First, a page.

“Scrub In” opens opportunities for discussion

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“Scrub In” opens opportunities for discussion

"Scrub In," an art performance piece, centered around the Marcus Whitman statue at the intersection of Main Street and Boyer Avenue.

James Baker

"Scrub In," an art performance piece, centered around the Marcus Whitman statue at the intersection of Main Street and Boyer Avenue.

James Baker

James Baker

"Scrub In," an art performance piece, centered around the Marcus Whitman statue at the intersection of Main Street and Boyer Avenue.

Rohan Press, A&E Reporter

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The “Scrub In” performance art piece, in which participants scrubbed the Marcus Whitman statue on campus with water, was hardly literal. 

“In fact,” said senior co-organizer of the performance, Tess Francavilla, “we don’t have any soap.”

Instead, the performance, which occurred from Nov. 11-15, was meant to parody the act of cleaning, implicating the Whitman community in a multifaceted discussion around the ongoing legacy of settler colonialism and genocide on campus.

 Coordinated in part by students in the Art and the Anthropocene class, taught by Associate Professor of Art M. Acuff, the performance piece includes a manifesta, authored by the class as a collective, which outlines an open framework through which to engage with the piece both ideologically and physically. It is a means by which to engage in conversation more than it is a restrictive set of guidelines.

“Because this is a performance work, anybody who walks by, who chooses to participate in conversation, is therefore part of the art,” said senior Laura Jessich, another “Scrub In” student co-collaborator. “We sent multiple emails throughout the week encouraging people to engage in every way possible… and I think people have, and I think people will continue to… the responses we’ve gotten have all been [constructive].”

As a performance piece, “Scrub In” is meant to channel a certain interactivity and fluidity in its expression, much in the style of contemporary performance artists including Marina Abramovi?, who is known for involving bodies in spontaneous ways in performance; the piece is meant to be rooted in the physical, public space as an embodied interaction that prompts reflection through its very physicality.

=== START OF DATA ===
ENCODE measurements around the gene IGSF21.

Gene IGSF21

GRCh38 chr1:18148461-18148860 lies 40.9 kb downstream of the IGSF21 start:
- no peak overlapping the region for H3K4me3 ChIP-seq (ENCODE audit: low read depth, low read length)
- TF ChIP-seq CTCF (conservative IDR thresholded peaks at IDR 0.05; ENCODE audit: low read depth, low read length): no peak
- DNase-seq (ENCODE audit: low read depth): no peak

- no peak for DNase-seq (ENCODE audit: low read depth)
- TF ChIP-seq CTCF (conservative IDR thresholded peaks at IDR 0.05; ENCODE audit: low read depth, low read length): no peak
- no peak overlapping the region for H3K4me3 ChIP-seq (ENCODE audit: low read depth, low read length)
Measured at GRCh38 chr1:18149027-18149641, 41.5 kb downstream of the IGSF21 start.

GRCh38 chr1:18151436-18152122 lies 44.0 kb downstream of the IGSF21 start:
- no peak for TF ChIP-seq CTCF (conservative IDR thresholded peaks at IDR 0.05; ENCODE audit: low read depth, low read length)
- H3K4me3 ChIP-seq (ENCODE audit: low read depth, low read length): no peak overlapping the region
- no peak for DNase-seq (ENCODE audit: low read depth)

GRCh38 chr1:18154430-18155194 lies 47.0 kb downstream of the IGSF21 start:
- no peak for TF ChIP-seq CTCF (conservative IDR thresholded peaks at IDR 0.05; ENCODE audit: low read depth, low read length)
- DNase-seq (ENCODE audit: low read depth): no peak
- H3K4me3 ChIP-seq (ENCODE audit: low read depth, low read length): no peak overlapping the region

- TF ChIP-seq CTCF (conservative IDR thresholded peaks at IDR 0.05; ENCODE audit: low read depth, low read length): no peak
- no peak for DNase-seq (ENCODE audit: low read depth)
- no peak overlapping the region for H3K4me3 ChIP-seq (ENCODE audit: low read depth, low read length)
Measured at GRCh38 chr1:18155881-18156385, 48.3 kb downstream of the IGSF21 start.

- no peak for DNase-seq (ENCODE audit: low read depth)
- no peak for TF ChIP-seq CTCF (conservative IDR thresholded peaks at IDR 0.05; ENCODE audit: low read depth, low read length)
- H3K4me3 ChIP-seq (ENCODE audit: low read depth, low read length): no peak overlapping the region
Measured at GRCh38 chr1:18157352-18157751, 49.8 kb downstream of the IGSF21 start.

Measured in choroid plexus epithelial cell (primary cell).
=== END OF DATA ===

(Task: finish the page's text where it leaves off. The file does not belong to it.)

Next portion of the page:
“This is a work following in [Abramovi?’s] lineage that deals with violence and complexity, and notions of cleanliness and labor,” said senior and co-collaborator Lydia Lapporte. “It opens up a space for reflection and reckoning that does not stop at the hour of entry.”  

That is to say, the performance’s impact is meant to extend beyond merely the time engaged in scrubbing. In this way, “Scrub In” re-appropriates public space for dialogue and embodied interaction with the statue and its history.

“How we decorate public spaces matters a lot, and who we monumentalize publically matters,” Jessich said. 

Through “Scrub In,” public space is opened up as common ground for discussion and reflection, challenging the singularized narrative that might otherwise be conveyed by a statue that memorializes Marcus Whitman. 

“Because [the performance] is so unassuming, it creates a point of entry that’s more accessible to passersby, and that’s where the public space aspect comes in,” Lapporte said.

Lapporte sees the performance, then, as a doorway to a diverse and wide-reaching discussion whose various voices are tied together by the collaborate gesture of scrubbing.

“As artists, we understand that we put a piece of art out into the world, and we’ve put as much intention into it as possible… but from there, it’s not up to us what happens. Every interpretation of the work is completely valid and important,” Jessich said. “[Even then], visual art requires time to interpret and reflect. It does not spell out meaning to you like an essay would.”

Lapporte agreed. 

“Personal identities and histories are going to inform how one interacts with this prompt,” she said. “I don’t feel like I can speak for what [“Scrub In”] has done, because I know it has meant different things to different people. I feel like we can [only] speak to our intent in the creation of the art piece: […] to give students the opportunity to demonstrate their dissent, however they chose to engage with the project, … and [in such a way] that speaks to greater issues on campus.” 

This includes being open to, and embracing, all conversation and criticism on the performance — even Tuesday night’s counter-vandalism, which involved anonymous spray painting on the statue.

“Political intervention on statues has a significant place in resistance efforts, and while it was relatively clear that the recent spraypainting… may have been in opposition to the ‘Scrub In,’ we welcome the critical response and engagement,” Lapporte said.